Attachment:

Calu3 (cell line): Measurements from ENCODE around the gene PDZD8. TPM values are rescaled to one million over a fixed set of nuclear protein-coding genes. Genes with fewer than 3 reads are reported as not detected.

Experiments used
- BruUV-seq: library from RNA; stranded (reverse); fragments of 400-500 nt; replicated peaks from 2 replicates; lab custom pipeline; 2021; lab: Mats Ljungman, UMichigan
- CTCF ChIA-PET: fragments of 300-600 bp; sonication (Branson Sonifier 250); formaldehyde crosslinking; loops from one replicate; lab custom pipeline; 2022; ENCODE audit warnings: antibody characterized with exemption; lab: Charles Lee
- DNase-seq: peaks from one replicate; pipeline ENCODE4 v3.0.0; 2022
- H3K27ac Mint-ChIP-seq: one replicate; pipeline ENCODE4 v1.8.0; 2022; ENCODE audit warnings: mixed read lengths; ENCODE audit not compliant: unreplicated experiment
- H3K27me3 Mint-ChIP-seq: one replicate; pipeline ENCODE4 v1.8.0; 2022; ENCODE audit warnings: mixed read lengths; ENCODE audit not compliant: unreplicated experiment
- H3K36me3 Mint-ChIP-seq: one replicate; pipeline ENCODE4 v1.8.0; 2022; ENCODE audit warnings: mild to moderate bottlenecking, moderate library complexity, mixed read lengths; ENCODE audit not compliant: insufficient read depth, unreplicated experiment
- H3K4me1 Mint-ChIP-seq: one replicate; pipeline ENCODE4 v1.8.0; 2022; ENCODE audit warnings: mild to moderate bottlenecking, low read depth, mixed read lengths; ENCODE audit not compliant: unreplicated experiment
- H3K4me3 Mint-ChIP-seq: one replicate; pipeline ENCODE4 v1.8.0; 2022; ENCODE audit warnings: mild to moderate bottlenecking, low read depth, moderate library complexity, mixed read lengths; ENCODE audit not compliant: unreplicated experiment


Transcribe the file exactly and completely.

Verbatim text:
Calu3 (cell line): Measurements from ENCODE around the gene PDZD8. TPM values are rescaled to one million over a fixed set of nuclear protein-coding genes. Genes with fewer than 3 reads are reported as not detected.

Experiments used
- BruUV-seq: library from RNA; stranded (reverse); fragments of 400-500 nt; replicated peaks from 2 replicates; lab custom pipeline; 2021; lab: Mats Ljungman, UMichigan
- CTCF ChIA-PET: fragments of 300-600 bp; sonication (Branson Sonifier 250); formaldehyde crosslinking; loops from one replicate; lab custom pipeline; 2022; ENCODE audit warnings: antibody characterized with exemption; lab: Charles Lee
- DNase-seq: peaks from one replicate; pipeline ENCODE4 v3.0.0; 2022
- H3K27ac Mint-ChIP-seq: one replicate; pipeline ENCODE4 v1.8.0; 2022; ENCODE audit warnings: mixed read lengths; ENCODE audit not compliant: unreplicated experiment
- H3K27me3 Mint-ChIP-seq: one replicate; pipeline ENCODE4 v1.8.0; 2022; ENCODE audit warnings: mixed read lengths; ENCODE audit not compliant: unreplicated experiment
- H3K36me3 Mint-ChIP-seq: one replicate; pipeline ENCODE4 v1.8.0; 2022; ENCODE audit warnings: mild to moderate bottlenecking, moderate library complexity, mixed read lengths; ENCODE audit not compliant: insufficient read depth, unreplicated experiment
- H3K4me1 Mint-ChIP-seq: one replicate; pipeline ENCODE4 v1.8.0; 2022; ENCODE audit warnings: mild to moderate bottlenecking, low read depth, mixed read lengths; ENCODE audit not compliant: unreplicated experiment
- H3K4me3 Mint-ChIP-seq: one replicate; pipeline ENCODE4 v1.8.0; 2022; ENCODE audit warnings: mild to moderate bottlenecking, low read depth, moderate library complexity, mixed read lengths; ENCODE audit not compliant: unreplicated experiment